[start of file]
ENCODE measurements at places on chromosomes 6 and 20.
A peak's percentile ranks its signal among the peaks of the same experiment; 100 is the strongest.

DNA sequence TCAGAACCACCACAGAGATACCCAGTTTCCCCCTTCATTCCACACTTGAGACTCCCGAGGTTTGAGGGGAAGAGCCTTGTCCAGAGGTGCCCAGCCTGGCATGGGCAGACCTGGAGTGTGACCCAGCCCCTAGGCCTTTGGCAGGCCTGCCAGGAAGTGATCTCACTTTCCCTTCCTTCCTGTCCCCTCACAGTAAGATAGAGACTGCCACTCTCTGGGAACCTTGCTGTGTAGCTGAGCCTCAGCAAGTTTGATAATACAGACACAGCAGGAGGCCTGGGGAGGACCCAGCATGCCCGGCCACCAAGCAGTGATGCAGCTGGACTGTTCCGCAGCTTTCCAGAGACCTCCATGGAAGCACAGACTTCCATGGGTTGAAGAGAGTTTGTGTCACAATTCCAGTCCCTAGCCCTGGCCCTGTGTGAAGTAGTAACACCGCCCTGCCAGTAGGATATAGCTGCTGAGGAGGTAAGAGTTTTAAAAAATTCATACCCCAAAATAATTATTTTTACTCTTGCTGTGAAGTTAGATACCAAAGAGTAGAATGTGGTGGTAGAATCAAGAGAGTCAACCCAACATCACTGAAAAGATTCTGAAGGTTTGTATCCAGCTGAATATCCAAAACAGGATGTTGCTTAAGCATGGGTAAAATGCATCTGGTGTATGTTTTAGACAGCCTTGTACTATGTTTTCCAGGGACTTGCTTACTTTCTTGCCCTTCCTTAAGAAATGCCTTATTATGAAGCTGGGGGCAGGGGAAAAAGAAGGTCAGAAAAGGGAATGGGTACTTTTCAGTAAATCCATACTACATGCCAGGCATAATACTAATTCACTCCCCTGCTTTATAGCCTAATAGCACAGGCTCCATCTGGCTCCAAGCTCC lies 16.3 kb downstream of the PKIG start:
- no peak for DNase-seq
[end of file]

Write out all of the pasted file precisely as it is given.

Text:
ENCODE measurements at places on chromosomes 6 and 20.
A peak's percentile ranks its signal among the peaks of the same experiment; 100 is the strongest.

DNA sequence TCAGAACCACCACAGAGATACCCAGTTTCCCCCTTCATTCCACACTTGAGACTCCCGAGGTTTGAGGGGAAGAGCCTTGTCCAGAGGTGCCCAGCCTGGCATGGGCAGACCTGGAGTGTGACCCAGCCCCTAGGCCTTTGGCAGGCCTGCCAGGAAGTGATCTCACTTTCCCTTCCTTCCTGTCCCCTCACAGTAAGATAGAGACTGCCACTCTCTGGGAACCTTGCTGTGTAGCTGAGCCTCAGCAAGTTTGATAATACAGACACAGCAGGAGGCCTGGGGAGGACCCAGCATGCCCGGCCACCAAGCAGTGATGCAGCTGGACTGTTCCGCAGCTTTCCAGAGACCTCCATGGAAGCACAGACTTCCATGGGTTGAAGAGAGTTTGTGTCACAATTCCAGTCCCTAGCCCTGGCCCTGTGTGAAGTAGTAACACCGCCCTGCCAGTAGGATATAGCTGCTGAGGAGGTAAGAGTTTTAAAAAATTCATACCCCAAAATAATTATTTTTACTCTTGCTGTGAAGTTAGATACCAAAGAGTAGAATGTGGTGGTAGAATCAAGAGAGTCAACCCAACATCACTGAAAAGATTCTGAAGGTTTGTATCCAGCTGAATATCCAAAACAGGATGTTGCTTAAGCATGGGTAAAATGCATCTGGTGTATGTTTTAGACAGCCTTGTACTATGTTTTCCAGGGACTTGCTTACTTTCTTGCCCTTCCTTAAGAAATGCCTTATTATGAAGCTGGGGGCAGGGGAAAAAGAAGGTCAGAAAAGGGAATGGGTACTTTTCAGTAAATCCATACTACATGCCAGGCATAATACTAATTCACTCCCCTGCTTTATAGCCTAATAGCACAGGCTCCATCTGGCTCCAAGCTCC lies 16.3 kb downstream of the PKIG start:
- no peak for DNase-seq